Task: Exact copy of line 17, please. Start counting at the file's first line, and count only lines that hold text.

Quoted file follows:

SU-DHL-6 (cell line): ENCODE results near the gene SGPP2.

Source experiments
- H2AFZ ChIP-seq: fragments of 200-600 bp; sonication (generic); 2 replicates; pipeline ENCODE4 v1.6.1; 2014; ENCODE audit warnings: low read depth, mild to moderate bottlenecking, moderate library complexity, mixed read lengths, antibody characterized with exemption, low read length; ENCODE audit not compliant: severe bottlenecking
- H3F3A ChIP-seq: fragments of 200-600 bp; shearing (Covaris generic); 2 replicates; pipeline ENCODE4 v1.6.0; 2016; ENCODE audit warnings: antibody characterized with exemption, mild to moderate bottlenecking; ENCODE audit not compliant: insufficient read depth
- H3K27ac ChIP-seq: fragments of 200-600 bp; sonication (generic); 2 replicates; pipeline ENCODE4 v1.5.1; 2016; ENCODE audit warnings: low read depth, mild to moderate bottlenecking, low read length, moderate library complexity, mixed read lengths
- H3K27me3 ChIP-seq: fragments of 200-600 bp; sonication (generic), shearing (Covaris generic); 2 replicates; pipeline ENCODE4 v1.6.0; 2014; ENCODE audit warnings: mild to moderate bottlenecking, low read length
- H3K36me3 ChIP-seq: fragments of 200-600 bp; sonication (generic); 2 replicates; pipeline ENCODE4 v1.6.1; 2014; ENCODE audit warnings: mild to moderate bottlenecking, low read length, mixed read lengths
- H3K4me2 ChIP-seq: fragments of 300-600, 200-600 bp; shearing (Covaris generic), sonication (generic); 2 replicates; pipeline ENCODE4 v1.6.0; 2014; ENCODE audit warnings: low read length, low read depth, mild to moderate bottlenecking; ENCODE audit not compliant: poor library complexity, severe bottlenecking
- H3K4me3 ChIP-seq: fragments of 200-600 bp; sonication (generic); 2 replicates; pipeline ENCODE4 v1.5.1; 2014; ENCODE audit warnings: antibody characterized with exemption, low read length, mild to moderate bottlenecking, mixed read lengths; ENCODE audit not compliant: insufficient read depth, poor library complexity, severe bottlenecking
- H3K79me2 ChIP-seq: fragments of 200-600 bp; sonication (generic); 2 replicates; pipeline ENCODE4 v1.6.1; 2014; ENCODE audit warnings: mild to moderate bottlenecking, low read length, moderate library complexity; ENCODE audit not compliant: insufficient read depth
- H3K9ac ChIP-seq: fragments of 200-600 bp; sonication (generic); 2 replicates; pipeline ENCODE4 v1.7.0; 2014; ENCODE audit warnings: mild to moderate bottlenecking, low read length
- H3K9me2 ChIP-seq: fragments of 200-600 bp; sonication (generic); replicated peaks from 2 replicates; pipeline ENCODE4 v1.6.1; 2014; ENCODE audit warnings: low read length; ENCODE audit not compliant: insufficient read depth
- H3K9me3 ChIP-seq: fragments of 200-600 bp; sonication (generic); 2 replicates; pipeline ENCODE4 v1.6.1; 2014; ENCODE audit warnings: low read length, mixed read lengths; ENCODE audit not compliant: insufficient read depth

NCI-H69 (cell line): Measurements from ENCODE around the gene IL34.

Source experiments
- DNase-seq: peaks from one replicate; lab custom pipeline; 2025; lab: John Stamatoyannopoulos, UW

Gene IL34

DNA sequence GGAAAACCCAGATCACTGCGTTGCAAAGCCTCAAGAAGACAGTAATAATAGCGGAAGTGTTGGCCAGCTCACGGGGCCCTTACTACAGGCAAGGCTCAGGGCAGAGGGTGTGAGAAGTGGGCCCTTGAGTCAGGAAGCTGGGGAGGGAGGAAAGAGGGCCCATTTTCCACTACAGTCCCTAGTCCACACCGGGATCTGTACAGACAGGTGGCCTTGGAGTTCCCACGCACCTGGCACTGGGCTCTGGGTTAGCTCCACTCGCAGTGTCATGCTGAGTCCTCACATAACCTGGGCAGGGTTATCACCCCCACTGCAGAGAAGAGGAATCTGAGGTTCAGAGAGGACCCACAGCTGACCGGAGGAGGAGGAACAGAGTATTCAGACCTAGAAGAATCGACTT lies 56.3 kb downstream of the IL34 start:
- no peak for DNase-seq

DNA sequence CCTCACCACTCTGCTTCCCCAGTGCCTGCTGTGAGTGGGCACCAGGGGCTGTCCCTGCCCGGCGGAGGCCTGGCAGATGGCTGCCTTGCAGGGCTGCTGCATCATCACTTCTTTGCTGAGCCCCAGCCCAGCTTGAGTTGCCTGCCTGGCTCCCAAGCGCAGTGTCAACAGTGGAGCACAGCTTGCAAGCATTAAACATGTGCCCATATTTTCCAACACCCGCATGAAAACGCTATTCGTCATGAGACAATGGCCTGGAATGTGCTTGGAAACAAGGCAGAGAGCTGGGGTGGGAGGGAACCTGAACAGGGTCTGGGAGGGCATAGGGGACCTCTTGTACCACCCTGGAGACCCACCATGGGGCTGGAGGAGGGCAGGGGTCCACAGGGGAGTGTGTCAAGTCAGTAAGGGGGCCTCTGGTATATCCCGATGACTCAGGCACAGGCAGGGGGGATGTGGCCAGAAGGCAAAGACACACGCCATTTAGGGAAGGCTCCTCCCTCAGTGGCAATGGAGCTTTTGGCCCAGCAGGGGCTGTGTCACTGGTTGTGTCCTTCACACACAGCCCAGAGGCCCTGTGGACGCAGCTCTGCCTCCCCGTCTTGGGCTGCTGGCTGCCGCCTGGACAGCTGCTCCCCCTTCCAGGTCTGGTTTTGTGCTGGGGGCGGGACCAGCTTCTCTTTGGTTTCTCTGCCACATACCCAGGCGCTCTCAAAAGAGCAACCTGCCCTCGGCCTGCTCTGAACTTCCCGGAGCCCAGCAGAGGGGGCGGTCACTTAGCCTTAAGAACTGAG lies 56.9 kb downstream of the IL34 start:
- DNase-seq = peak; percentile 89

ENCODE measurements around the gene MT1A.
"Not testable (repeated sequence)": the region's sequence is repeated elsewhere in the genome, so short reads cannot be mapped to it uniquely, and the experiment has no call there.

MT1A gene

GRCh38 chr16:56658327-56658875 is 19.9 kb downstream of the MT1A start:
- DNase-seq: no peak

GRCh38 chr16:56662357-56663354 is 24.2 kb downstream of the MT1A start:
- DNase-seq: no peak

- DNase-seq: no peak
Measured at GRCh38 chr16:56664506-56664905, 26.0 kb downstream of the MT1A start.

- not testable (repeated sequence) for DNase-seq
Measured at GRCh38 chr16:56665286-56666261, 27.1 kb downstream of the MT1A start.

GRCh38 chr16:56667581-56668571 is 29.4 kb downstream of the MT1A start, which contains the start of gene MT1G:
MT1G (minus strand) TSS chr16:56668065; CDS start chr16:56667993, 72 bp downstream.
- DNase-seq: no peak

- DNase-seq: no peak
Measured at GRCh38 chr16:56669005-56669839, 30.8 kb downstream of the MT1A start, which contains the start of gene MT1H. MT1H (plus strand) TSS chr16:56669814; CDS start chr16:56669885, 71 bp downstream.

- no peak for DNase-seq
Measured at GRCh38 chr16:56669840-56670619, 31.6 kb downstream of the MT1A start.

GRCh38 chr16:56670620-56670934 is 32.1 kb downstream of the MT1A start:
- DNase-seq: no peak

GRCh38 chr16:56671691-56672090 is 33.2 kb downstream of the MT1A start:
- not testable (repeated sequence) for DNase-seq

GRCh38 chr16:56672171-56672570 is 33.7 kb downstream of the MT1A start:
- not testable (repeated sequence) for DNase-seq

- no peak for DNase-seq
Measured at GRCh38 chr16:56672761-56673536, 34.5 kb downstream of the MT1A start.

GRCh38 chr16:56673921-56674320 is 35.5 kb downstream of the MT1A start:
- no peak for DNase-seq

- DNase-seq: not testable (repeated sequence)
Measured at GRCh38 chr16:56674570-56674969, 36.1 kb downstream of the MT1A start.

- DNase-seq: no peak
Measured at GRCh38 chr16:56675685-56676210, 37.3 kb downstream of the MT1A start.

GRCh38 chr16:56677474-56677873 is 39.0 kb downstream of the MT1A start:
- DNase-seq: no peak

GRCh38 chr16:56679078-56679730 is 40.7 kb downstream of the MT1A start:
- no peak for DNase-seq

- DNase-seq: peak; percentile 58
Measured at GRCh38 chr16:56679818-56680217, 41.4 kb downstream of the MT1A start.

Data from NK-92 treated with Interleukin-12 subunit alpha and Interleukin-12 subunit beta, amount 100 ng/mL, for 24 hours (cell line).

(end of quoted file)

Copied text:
Gene IL34